his position in society. “May one be pardoned and
retain th’ offense?” (3.3.56).

The king wants to
leave behind his guilty conscience, but not his
wealth nor his crown. His praying scene is nothing
but him kneeling and debating the consequences of
asking for forgiveness. So it is that he should
say: “My words fly up, my thoughts remain below;/
Words without thoughts never to heaven go”
(3.3.97-98). Claudius exploits these characters’
willfulness to cooperate with him in his scheming.
Since Hamlet has taken a point to have his revenge
on Claudius, the walls come tumbling in around the
king and those who have also helped him in his
devious plans. However, the characters that do
help Claudius do not meet their end in the order
that the king has violated their trust. Ophelia
dies as a result of her lunacy as an after affect
of her father’s murder by Hamlet.

The only reason
Polonius is killed is he is a pestilent,
meddlesome man whom Hamlet presumes is Claudius
behind a curtain when he throws the dagger out and
stabs the spy. When she finds out that her former
love has murdered her father, she goes insane;
while picking flowers she falls into the lake and
drowns as a result of her heavy garments.
Rosencrantz and Guildenstern are Claudius’ puppets
in the sense that they do anything to get on his
good side, anything being their willingness to
murder their own friend. After the murder of
Polonius, they are sent with Hamlet to England to
have him killed. when Hamlet finds this out, he
changes the names on the note to their names, and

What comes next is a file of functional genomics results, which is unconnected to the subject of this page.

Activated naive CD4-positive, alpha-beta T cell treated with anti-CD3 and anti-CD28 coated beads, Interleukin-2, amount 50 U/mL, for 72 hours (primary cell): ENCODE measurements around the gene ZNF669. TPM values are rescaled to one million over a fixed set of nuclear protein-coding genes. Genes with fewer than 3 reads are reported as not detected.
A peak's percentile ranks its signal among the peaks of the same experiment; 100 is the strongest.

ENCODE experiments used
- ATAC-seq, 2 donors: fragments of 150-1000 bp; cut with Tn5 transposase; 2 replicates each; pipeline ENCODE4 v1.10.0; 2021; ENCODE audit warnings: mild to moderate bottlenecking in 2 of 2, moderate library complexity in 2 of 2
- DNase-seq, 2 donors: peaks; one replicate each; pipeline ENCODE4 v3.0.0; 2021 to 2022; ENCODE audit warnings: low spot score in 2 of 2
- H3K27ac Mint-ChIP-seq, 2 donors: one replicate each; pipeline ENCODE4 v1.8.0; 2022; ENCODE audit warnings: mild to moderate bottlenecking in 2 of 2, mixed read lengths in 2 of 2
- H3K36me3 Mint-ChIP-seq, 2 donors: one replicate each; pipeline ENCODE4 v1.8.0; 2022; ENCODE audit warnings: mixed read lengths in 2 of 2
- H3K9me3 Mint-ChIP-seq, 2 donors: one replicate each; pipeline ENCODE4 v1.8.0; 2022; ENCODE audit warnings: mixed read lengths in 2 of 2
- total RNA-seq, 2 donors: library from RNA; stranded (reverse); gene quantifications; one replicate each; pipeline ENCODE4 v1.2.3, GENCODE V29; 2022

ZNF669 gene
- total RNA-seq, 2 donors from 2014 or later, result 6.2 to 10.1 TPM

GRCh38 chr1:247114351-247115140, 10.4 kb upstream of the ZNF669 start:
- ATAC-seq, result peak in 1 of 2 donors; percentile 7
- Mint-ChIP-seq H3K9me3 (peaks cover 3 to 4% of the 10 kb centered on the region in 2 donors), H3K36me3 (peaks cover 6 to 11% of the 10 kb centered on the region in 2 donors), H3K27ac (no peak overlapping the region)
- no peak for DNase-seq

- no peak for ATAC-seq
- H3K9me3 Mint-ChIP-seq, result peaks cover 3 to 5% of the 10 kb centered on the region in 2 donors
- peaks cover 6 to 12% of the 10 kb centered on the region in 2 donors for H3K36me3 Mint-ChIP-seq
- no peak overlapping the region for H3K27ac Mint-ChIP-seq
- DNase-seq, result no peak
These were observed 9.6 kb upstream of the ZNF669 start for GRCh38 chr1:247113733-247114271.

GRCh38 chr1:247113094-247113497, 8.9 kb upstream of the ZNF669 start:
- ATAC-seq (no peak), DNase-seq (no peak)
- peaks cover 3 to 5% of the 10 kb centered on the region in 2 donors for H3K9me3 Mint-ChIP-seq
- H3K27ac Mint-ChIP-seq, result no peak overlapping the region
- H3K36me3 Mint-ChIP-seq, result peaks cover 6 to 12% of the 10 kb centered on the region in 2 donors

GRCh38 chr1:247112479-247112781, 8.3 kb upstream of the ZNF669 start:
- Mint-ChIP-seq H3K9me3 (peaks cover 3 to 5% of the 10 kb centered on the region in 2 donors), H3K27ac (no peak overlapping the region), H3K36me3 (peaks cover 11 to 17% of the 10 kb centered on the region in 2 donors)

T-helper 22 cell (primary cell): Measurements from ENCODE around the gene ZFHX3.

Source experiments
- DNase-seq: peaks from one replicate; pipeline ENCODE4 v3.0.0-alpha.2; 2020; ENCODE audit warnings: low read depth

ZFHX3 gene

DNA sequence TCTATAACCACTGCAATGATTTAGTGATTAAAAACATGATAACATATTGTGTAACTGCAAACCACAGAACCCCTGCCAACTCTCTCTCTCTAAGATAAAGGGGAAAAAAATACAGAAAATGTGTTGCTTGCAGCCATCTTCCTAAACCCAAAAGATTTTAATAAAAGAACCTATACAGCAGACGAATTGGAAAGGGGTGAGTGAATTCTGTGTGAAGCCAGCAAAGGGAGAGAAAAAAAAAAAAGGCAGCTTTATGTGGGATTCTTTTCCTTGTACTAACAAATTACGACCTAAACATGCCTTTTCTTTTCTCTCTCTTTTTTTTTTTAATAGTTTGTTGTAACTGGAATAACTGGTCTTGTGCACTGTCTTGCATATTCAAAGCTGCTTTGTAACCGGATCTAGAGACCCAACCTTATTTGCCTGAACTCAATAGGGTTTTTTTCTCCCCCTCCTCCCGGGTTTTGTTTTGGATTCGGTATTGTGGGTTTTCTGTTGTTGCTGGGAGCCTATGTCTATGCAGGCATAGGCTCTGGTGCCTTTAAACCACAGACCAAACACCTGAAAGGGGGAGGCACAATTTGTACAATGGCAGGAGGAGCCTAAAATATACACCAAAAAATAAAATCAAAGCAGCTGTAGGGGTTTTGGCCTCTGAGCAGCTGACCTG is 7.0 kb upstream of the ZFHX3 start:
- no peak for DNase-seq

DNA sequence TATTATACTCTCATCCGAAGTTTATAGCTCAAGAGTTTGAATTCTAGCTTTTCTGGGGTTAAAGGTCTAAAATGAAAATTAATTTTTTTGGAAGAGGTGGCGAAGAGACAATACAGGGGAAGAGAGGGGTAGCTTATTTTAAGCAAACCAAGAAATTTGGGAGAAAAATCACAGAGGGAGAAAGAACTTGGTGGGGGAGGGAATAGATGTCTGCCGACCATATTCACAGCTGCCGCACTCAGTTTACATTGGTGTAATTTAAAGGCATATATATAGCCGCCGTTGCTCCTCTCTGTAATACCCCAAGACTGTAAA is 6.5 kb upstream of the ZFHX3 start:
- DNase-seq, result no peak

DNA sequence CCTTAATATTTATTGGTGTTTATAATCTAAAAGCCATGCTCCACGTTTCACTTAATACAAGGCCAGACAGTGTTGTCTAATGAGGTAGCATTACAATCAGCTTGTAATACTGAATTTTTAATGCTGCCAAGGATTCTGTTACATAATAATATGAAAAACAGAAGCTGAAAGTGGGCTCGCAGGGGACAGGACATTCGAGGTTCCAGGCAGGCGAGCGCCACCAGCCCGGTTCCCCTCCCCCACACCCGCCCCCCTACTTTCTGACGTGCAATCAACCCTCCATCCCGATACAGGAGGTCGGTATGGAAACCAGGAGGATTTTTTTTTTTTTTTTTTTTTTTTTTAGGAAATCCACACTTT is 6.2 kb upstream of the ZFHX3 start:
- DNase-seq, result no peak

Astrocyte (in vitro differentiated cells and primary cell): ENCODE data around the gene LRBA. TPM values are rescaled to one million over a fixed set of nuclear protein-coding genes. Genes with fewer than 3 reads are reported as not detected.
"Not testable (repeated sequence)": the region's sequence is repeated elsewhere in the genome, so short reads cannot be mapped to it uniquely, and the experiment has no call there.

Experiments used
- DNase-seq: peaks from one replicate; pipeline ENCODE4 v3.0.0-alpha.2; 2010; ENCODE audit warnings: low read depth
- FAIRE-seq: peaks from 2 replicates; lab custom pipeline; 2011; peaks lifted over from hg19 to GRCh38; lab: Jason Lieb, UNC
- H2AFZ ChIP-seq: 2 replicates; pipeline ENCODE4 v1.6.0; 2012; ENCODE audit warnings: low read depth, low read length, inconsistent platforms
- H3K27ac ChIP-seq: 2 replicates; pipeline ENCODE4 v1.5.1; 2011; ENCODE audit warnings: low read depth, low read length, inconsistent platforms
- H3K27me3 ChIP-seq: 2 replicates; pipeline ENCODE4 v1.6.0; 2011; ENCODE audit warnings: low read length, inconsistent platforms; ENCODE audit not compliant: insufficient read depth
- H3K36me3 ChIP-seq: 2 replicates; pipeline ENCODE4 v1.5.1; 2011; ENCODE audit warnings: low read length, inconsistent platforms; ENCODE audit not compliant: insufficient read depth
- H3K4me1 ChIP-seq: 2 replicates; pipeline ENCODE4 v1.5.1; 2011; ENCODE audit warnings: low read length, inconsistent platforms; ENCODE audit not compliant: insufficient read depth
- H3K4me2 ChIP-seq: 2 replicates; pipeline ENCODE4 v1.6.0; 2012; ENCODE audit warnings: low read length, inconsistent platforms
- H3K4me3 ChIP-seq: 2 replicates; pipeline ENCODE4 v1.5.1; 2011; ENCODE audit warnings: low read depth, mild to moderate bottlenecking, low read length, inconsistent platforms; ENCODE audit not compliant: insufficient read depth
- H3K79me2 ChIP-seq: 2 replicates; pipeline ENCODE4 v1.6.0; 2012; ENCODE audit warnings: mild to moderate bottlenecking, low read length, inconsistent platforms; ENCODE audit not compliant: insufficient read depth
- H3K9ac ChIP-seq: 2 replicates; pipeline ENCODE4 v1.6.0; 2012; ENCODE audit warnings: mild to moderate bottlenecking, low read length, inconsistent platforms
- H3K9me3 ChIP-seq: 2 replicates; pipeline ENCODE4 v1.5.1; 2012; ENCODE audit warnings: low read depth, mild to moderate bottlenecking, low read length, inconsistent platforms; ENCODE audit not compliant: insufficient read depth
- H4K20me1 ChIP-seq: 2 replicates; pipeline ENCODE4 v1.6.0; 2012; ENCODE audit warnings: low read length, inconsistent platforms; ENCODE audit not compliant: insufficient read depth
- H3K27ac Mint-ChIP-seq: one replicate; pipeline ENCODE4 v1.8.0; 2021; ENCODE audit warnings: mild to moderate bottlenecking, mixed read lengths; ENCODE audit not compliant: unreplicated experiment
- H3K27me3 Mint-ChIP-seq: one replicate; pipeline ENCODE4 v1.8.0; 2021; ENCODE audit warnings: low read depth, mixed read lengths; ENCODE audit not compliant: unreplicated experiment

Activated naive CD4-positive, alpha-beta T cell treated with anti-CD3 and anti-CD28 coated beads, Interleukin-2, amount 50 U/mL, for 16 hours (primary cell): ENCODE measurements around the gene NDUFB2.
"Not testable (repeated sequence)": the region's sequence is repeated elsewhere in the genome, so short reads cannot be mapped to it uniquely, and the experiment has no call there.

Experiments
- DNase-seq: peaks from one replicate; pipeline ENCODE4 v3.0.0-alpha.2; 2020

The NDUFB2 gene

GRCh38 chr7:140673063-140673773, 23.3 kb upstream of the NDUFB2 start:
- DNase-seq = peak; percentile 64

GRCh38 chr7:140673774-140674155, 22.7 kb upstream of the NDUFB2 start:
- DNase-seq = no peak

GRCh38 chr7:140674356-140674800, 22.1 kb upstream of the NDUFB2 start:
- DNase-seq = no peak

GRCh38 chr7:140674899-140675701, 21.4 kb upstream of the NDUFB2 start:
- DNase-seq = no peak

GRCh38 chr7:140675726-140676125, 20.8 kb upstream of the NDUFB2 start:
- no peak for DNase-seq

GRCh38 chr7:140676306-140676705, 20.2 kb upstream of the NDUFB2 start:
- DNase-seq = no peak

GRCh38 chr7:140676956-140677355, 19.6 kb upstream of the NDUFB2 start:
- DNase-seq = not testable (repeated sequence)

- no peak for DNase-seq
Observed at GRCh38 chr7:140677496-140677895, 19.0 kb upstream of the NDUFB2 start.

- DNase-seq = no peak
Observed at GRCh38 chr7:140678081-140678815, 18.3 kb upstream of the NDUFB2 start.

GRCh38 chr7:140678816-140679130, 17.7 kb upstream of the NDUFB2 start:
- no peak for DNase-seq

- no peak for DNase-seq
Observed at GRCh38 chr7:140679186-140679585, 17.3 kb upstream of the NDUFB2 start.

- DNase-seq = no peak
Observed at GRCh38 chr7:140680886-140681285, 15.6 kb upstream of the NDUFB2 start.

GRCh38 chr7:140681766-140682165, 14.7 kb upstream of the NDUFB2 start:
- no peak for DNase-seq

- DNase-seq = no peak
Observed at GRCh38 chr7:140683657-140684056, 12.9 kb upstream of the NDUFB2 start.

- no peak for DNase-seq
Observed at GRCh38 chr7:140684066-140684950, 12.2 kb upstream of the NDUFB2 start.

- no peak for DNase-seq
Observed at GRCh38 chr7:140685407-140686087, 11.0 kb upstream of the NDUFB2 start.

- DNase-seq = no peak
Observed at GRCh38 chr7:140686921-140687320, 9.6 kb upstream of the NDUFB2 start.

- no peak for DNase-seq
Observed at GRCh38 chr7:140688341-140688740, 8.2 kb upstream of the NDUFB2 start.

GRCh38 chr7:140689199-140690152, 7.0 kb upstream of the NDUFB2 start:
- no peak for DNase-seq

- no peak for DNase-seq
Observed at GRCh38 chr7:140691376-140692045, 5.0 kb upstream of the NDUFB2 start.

they instead, are killed. Their death is only a
product of their own stupidity and eagerness to
advance themselves with the royals. Had they not
agreed to help in the murder of their friend
Hamlet, they would not have ended up dead.

It is
Claudius’ abuse of these men that lead them to
their death. The Queen is gullible to the King’s
word in the beginning of the play. As it
continues, though, she finds out that she has been
lied to and loved a murderer. She complies with
Hamlet in trying to catch Claudius in a trap and
she also meets her death. Gertrude is killed when
she drinks from the poisoned cup that is meant for
Hamlet. “It is the poisoned cup.

It is too late”
(5.2.298). Claudius receives his reign as king
unfairly, by murdering his own brother for the
crown. To conceal his horrible guilt and shame, he
manipulates people to make him seem as if he is
truly sincere of his emotions. He also uses his
manipulation to get people to do his spying on
Hamlet for him. This inevitably leads to those
certain characters death as well as his own. The
web of lies and deceit that he has created tangles
those who chose to walk to close to this object
and withholds them all to their bitter demise.
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Research essay sample on Hamlets Reign Ruined By Coruption